How eco-friendly is your jewelry? Get the information you need so you can scope out eco-friendly jewelry. Wearing a necklace, bracelet, or ring makes a statement: “I’m married,” “I have style,” or “I can afford precious things.” Your jewelry can also say, “I care about environmental and human welfare.”
Gold: Greed behind the glitter
• Mining destroys local ecosystems and creates toxic waste—including mercury, arsenic, and cyanide, which poison waterways and create health hazards for people, animals, and birds.
• Gold refineries use lots of water and dangerous chemicals.
• Buy recycled. GreenKarat, a company committed to ending destructive gold and diamond mining, sells only 100 percent recycled gold and cultured diamonds and uses a zero-discharge refinery.
• Sell unwanted jewelry so its precious metals can be recycled. GreenKarat estimates enough gold has already been mined to satisfy demand for the next fifty years.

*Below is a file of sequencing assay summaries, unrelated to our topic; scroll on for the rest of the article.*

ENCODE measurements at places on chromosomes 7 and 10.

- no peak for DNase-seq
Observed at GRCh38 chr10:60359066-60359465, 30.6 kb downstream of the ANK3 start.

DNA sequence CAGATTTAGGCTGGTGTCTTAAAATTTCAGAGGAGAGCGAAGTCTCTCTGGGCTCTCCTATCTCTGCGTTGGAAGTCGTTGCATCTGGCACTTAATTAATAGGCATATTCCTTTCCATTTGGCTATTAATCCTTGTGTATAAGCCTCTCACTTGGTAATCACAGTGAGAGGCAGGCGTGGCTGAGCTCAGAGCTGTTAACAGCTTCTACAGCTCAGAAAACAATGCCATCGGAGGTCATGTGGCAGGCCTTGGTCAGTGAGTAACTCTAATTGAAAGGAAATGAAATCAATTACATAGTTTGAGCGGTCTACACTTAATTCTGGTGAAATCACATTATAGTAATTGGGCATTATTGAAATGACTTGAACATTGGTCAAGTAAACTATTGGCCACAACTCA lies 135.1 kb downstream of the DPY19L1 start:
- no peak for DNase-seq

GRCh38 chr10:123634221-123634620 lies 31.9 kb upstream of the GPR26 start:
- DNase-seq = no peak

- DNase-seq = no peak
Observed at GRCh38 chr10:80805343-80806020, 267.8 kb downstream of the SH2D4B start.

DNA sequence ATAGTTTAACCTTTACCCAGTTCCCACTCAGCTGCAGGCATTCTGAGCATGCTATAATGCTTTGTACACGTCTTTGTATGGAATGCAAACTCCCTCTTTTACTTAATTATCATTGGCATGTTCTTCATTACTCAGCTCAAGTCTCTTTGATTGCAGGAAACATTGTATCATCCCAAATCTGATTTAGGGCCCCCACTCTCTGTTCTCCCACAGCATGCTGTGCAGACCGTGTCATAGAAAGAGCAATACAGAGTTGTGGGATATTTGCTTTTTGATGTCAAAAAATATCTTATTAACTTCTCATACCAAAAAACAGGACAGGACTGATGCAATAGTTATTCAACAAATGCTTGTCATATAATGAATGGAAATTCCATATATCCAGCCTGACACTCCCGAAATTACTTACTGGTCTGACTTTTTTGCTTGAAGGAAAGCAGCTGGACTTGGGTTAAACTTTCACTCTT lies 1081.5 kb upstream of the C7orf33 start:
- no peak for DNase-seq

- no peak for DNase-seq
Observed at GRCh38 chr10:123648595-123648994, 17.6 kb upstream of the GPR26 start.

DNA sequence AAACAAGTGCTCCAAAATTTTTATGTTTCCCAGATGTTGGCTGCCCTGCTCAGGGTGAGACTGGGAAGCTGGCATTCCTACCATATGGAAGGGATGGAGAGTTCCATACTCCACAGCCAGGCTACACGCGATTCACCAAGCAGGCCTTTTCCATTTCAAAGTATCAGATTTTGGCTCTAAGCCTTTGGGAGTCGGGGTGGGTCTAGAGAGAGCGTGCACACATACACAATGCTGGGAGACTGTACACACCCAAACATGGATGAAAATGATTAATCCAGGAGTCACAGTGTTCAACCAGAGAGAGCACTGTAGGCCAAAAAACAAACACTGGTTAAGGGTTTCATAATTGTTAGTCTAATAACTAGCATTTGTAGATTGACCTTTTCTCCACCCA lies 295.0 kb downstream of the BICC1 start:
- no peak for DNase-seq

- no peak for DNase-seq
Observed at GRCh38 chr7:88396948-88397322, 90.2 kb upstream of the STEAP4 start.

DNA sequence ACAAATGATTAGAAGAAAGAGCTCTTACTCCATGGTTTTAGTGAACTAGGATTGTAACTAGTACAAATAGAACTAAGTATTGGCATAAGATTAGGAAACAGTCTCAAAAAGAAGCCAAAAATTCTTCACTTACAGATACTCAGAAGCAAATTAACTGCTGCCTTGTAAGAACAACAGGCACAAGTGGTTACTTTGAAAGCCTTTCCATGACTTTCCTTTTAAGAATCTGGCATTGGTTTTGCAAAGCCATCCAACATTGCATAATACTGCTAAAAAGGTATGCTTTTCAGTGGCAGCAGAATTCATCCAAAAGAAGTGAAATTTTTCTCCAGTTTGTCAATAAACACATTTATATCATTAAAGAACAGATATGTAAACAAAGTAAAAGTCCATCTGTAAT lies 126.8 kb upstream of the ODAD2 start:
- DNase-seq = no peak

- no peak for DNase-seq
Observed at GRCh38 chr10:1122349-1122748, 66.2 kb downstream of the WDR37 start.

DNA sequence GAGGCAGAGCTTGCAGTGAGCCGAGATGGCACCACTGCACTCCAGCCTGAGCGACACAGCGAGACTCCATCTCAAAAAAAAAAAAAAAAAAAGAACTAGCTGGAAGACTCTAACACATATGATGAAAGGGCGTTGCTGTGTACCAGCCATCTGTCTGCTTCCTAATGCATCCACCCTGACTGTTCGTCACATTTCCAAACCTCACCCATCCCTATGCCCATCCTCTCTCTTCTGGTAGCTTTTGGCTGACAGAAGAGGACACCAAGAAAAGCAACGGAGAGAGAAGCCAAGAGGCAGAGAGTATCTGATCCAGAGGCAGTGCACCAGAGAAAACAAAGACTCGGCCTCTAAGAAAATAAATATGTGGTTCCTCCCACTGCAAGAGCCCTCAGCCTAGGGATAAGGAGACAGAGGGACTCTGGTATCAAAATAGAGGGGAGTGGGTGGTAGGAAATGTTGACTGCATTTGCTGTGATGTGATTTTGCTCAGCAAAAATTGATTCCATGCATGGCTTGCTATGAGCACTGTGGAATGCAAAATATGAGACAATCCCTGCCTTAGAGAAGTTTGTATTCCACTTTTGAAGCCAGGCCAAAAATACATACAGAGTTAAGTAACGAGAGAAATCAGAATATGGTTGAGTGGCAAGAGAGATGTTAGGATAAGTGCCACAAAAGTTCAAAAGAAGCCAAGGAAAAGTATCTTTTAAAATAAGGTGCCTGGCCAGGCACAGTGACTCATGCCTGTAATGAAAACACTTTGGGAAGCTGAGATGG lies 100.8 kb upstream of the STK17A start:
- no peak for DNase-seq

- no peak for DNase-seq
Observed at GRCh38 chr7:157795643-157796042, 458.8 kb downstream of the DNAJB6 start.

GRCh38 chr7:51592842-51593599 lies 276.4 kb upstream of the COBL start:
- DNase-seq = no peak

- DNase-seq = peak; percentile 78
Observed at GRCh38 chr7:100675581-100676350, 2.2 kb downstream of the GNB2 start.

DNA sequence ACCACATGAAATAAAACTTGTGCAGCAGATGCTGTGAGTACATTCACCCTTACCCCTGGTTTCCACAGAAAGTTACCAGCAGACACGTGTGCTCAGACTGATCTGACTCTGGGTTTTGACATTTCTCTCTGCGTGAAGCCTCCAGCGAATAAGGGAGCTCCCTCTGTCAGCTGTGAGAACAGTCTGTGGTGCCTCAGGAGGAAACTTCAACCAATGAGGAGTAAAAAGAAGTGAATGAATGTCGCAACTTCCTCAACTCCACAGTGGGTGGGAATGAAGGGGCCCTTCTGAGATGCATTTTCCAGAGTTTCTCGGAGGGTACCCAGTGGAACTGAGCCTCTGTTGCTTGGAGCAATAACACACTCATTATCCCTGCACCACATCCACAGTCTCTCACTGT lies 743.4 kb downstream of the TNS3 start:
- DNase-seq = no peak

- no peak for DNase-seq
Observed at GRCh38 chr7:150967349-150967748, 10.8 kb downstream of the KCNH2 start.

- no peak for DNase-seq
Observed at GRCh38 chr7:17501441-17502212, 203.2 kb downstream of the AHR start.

• Wear antique jewelry. Buy from local vintage or estate sellers.
Diamonds aren't a girl's best friend
• In African countries such as Angola, Sierra Leone, and Liberia, the diamond trade finances civil wars and fuels human rights abuses, coining the term “conflict” or “blood” diamonds.
• Diamond mining causes massive ecological damage, whether diamonds are taken from open pits or dug from under riverbeds.
• Buy conflict-free diamonds. The diamond industry’s Kimberley Process certifies that diamonds are conflict-free, but because the system isn’t independently monitored, conflict gems still enter the market. Diamonds from Canada are conflict-free and ethically produced, although environmental damage from mining is still a concern.
• Opt for “lab-grown” or “cultured” diamonds. Real diamonds created with high pressure and temperatures in laboratories are identical to natural gems.
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